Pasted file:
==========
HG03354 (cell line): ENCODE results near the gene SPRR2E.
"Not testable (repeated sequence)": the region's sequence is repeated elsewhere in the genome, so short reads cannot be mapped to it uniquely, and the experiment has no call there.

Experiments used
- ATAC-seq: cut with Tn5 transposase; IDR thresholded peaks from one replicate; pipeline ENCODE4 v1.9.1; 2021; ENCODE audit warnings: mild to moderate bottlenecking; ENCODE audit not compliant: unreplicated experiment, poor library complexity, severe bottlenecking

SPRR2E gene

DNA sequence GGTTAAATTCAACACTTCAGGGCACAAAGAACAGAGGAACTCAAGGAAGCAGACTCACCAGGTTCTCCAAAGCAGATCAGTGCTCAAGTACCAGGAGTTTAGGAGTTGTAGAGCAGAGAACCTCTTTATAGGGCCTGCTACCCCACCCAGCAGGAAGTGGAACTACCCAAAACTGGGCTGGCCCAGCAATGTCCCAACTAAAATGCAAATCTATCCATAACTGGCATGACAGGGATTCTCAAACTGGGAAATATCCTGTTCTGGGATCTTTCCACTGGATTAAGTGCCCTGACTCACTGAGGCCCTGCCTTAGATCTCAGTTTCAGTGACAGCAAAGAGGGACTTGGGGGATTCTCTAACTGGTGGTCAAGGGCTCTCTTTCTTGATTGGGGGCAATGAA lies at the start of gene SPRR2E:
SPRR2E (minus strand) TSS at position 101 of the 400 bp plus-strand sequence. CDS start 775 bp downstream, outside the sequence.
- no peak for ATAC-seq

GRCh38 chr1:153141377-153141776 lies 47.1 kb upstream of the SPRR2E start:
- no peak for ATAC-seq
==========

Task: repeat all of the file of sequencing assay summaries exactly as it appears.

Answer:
HG03354 (cell line): ENCODE results near the gene SPRR2E.
"Not testable (repeated sequence)": the region's sequence is repeated elsewhere in the genome, so short reads cannot be mapped to it uniquely, and the experiment has no call there.

Experiments used
- ATAC-seq: cut with Tn5 transposase; IDR thresholded peaks from one replicate; pipeline ENCODE4 v1.9.1; 2021; ENCODE audit warnings: mild to moderate bottlenecking; ENCODE audit not compliant: unreplicated experiment, poor library complexity, severe bottlenecking

SPRR2E gene

DNA sequence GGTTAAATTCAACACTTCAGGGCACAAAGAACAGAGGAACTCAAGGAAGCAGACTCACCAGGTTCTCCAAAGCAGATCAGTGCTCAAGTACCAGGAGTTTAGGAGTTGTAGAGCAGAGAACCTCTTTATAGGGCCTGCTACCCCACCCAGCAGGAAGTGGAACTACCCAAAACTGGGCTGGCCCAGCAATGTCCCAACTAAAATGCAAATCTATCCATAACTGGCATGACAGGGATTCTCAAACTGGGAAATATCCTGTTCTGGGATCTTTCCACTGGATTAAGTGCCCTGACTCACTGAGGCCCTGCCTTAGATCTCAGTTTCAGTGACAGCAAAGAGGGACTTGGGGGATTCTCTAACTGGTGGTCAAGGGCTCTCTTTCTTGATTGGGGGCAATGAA lies at the start of gene SPRR2E:
SPRR2E (minus strand) TSS at position 101 of the 400 bp plus-strand sequence. CDS start 775 bp downstream, outside the sequence.
- no peak for ATAC-seq

GRCh38 chr1:153141377-153141776 lies 47.1 kb upstream of the SPRR2E start:
- no peak for ATAC-seq